DC Startup Fundrise Is Redefining How We Invest in Real Estate
Building Manhattan’s 3 World Trade Center is projected to cost more than $2 billion, and difficulties paying the bill have delayed construction several times.
Fundrise, an online platform for investing in real estate, is helping fix that problem and others like it. The company’s technology opens doors for individuals who want to invest in local real estate developments, but maybe don’t have millions of dollars lying around. The concept has blossomed since the company launched in 2012, and in the last year, the Fundrise team has almost doubled. Kendall Davis, an investment associate at Fundrise, said her favorite days at work are the ones when a whole deal is sold out in one day.
The company has seen 1,500 percent growth in deal volume since May 2014. Currently, Fundrise holds the Class 1 bonds for 3 World Trade Center, which provide an annual return of 5 percent over 60 months to investors.
“Typically, an investor would need to prove assets of at least $100 million to be able to invest [in 3 World Trade Center],” Davis said. “We were able to give our users a chance to do so for $5,000.”
All the employees are keen on re-maneuvering the real estate market, which translates into a very low-ego kind of company.
“It’s not uncommon to walk into the office and see the CEO doing dishes, or someone whose job is in accounting going to CVS to buy stamps for a marketing project,” said Jordan Sale, director of marketing. “People are so excited about what we’re doing, the energy is so high, people will do anything they can to move it forward. Sometimes that means doing your defined role, sometimes it means stepping in to do something else.”
The company is well known in 10 markets in the U.S. and is aiming to achieve a similar level of recognition in at least 25 markets by early 2016. Progress took off in May 2014, when Fundrise raised a Series A funding round.
“It was a $35 million funding round and gave us ton of momentum, meaning more hiring and funding more deals,” Sale said.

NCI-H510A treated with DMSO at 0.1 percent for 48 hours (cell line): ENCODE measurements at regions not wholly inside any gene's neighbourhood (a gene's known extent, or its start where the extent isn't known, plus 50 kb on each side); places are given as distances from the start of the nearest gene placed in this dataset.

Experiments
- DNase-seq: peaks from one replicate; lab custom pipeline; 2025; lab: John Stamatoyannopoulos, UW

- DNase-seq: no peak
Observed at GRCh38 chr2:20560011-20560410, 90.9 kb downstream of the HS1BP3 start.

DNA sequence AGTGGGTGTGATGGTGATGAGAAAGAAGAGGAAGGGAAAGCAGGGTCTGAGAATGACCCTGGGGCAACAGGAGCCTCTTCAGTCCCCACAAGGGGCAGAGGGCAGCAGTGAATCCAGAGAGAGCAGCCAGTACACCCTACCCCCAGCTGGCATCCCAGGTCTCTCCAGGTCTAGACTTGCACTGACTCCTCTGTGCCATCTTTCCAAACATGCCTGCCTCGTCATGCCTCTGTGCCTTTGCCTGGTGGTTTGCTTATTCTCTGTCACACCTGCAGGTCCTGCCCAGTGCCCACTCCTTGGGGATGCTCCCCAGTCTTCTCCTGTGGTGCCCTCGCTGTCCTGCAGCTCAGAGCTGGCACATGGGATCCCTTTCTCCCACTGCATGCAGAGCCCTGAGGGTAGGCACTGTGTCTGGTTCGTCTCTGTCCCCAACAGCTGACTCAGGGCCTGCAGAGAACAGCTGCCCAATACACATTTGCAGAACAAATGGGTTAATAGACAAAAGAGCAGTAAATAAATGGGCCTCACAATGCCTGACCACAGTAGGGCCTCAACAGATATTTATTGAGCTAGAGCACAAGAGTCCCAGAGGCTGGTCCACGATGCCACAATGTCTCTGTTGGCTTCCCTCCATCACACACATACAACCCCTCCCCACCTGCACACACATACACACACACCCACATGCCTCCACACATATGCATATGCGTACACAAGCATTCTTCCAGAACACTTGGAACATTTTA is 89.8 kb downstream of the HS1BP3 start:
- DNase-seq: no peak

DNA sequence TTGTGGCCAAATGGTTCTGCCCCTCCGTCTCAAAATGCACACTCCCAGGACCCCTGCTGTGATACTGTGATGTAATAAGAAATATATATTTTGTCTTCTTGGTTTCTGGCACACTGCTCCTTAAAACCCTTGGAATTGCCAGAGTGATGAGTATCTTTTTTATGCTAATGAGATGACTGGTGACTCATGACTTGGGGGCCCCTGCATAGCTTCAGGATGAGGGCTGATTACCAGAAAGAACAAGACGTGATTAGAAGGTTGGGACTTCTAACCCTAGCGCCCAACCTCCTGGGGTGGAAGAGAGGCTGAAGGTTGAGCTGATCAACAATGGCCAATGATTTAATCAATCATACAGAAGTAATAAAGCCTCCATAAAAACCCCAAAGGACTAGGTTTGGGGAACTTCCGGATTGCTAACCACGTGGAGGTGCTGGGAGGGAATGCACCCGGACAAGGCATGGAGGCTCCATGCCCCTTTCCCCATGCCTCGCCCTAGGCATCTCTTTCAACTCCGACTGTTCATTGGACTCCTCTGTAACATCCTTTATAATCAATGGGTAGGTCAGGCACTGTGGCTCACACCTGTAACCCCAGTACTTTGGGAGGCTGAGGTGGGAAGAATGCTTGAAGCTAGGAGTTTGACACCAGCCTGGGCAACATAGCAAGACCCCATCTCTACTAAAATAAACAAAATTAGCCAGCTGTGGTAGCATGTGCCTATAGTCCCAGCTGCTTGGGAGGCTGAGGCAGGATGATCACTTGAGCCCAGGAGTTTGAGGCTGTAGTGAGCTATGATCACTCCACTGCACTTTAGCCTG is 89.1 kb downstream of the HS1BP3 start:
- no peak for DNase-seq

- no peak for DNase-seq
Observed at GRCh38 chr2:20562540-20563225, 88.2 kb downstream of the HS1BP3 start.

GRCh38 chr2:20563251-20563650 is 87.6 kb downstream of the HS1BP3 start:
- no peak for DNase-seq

The company’s goal is to double the number of employees in the next year. Sale said the co-founders approach hiring with a basic notion: Everyone is different.
“They recognized early on that not everyone is the same, people work and learn in different ways and it’s good to let them do what they need to do to be successful,” Sale said. “The way to find and keep great employees it to let them be themselves. Don’t micromanage their lives. Let them be free to determine where some of their extra energy is best spent.”
That means flexible hours are acceptable on a case-by-case basis and that the company does whatever it can to support employee interests and personal goals. Sale said one of the main things the company is looking for in new hires is a passion for learning beyond real estate and crowdfunding. In the interview process, one of the questions job candidates are asked is: “What’s the last thing you geeked out about outside of work?”
“Because we want excited, energetic, and curious people, that has helped build a culture focused on continuous learning,” Sale said. “The other thing is our co-founders are always reading a million things at once. Articles, books, podcasts, documentaries. They’re both constantly learning and they have really ingrained that in the culture.”
Fundrise is currently working to open up investing internationally, beginning with Canada, the U.K., and Australia. From its inception, investors from around the world have been interested in Fundrise’s concept.
“We get hundreds of emails a month from investors in other countries who want to invest or people who want to crowdfund real estate in other countries,” Sale said. “The U.S. market is very secure in comparison to other economies around the world, so there’s a lot of interest in accessing this real estate.”
Early on, Davis said that everyone at Fundrise hoped and expected their investors would become unofficial Fundrise ambassadors, and that word of mouth would be the company’s biggest business driver.
“We were wrong,” Davis said. “Talking about investing and money is still somewhat taboo and, in many cases, something that takes place behind closed doors.”
That is slowly changing, she said, as more and more users have positive experiences with Fundrise and begin to see real cash flow. Davis, who previously worked at Wall Street giant Citibank, said she’s learning a lot about investor preferences and tendencies with Fundrise’s new investment methods.
“Often investing can become an emotional experience,” she said. “It’s helped to inform the way we communicate with our investors, to make sure that we’re very, very transparent and that we promote smart decision making by encouraging diversification.”
April Nowicki is a contributor at Street Fight.